The original black Stig, Perry McCarthy, quit in 2003 and his character was shot off the end of an aircraft carrier in a modified Jaguar XJS. Collins had wanted a similar send off for his Stig, but it wasn’t to happen. “I’d have been well up for being shot off the end of a carrier,” he gleefully exclaimed. “I approached the subject with my boss and I told him that I planned to leave and I said ‘look lets work this out, kill me off in a spectacular fashion or whatever you want to do, but let’s come up with a plan. Unfortunately that’s just not the way it went down and the BBC decided to go legal, which was horrendous and silly. But in the end I won that case and I got to move on, I’ve had a great time since, I’ve rebuilt my bridges with the BBC and the guys I worked with.”
Life as the Stig wasn’t all roasted tyres and white jumpsuits as the realities of keeping a secret identity could at times be a touch isolating. “At the beginning nobody knew except for two people, Andy Wilman the executive producer and Jim Wisemen, my good friend and, well, handler I suppose, or my wrangler, every Stig has to have a wrangler and he was great . He was one of the young guns that created the show in the first place and I used to wear a balaclava to work, so genuinely the camera crews had no idea who this voice was. They were always going to find out, once you’ve been there for up to a year and everyone can recognise your voice a few key people started to know. Then you get in to accounts and insurance and signing documents and all this other junk that burdens human day to day existence and I was not immune from that so that eventually there was over 100 people at the BBC who knew who I was and it started to get a little leaky. Going to work as the Stig I would have to check the mirrors to make sure I wasn’t being followed, I’d drive a fairly innocuous car and I would park somewhere away from where I was going to work. We had a security gate at the track in Dunsfold, but I would never go in if I was being followed by another car. I’d always plan my route. I’d bang the balaclava on, say good morning to the security guard, who used to laugh and wave me through. Then I would park in the middle of nowhere. The test area was a former Harrier test and development centre back in the day so there was lots of pilot changing rooms and whatnot, so I found a good one, which was remote and I used to get changed in there and just loiter. If I was not being filmed I would go and hide in there. I’m kind of antisocial, so it was okay. I enjoyed the job, what can you do? I had a great time there and I’ve got no regrets, I had to go, and I left, and maybe someday I’ll get to go back, you never know.”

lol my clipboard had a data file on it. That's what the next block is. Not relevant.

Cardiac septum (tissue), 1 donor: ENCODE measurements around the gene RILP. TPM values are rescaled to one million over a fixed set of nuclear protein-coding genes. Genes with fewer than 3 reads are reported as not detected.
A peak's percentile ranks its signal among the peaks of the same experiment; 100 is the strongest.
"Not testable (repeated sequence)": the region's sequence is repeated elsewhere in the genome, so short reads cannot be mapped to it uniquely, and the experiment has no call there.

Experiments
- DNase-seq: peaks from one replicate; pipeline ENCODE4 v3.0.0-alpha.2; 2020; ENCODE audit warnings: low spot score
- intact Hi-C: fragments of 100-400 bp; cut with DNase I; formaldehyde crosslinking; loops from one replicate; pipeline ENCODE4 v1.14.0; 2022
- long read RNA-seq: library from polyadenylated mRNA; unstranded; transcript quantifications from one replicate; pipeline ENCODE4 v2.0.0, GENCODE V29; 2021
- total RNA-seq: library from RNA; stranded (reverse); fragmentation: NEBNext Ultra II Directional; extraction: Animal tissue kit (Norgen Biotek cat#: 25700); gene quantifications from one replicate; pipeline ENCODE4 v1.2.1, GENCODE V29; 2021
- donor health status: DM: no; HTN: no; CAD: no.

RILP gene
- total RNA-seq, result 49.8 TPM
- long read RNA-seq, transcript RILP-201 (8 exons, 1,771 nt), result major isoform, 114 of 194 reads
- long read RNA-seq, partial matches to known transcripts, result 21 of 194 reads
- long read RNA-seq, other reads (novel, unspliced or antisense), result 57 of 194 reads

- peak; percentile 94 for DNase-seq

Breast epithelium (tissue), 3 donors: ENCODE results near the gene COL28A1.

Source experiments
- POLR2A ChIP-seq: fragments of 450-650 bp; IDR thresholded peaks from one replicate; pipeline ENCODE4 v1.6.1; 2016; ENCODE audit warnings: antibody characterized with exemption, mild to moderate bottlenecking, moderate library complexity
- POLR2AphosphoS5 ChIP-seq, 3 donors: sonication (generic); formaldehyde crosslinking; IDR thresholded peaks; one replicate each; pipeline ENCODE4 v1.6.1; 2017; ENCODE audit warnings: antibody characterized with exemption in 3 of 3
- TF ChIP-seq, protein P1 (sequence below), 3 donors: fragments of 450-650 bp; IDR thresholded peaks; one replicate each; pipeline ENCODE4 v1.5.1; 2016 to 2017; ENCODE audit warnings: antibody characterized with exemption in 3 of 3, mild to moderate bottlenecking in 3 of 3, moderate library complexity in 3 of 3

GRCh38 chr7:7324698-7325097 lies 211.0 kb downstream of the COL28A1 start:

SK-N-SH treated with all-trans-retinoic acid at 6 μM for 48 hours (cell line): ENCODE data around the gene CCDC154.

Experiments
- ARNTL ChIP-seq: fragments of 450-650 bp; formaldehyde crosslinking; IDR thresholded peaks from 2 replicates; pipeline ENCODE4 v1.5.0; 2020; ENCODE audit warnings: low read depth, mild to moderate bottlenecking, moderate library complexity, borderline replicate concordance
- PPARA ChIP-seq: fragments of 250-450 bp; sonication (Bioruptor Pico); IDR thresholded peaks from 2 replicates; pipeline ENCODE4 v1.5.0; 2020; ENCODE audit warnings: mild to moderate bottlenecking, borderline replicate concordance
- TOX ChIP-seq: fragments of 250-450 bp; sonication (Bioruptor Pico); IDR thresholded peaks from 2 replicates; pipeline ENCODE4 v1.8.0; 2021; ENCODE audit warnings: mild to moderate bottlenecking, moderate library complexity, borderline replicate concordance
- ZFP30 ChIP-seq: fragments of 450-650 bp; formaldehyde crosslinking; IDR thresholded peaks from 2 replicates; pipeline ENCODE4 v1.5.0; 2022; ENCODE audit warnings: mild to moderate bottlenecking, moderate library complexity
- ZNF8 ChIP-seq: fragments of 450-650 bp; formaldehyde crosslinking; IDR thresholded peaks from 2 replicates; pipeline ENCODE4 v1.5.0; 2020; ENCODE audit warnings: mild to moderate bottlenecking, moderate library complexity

Collins knows the identity of the new Stig Mk 3, but wouldn’t reveal who was faster. “The new Stig is good, I’ve raced with him. "I know who it is and bless him I read it in a newspaper within a couple of months of him taking the job, which is tough, but there’s always the rumour mill. I do know him and he’s a very fast driver and he does a great job there."
Ben Collins is not stranger to secrecy having allegedly served in the SAS-R (reserve), the same ultra-secret regiment Bear Grylls was in. (Pauses….) “Well, I was a member of the TA (Territorial Army) and so that’s what I can say about that, and my experience of the army, which was limited really, was great and it taught me a lot of lessons and I got to get involved in some interesting things.
Collins was stumped when it came to who was the fastest Top Gear host. “I honestly don’t know which of the three, now former Top Gear presenters, would be the fastest. “I would like to see them all in the Suzuki Liana at the same time, but I think if you did that there would be a crash at the first corner and that would be the end of it and we’d still be none the wiser."
If you’ve ever wondered what supercar the Stig would own and use as his daily driver, the answer is the mid engined, V10 powered Porsche Carrera GT. It wasn’t the first time the 40-year-old race driver had graced Irish shores, having raced a Le Man’s car at Mondello and appeared with Top Gear for the live shows in 2012. “Mondello is awesome, I love the track, and I’ve been here a few times with GT cars”, he said.
Morgan Flanagan Creagh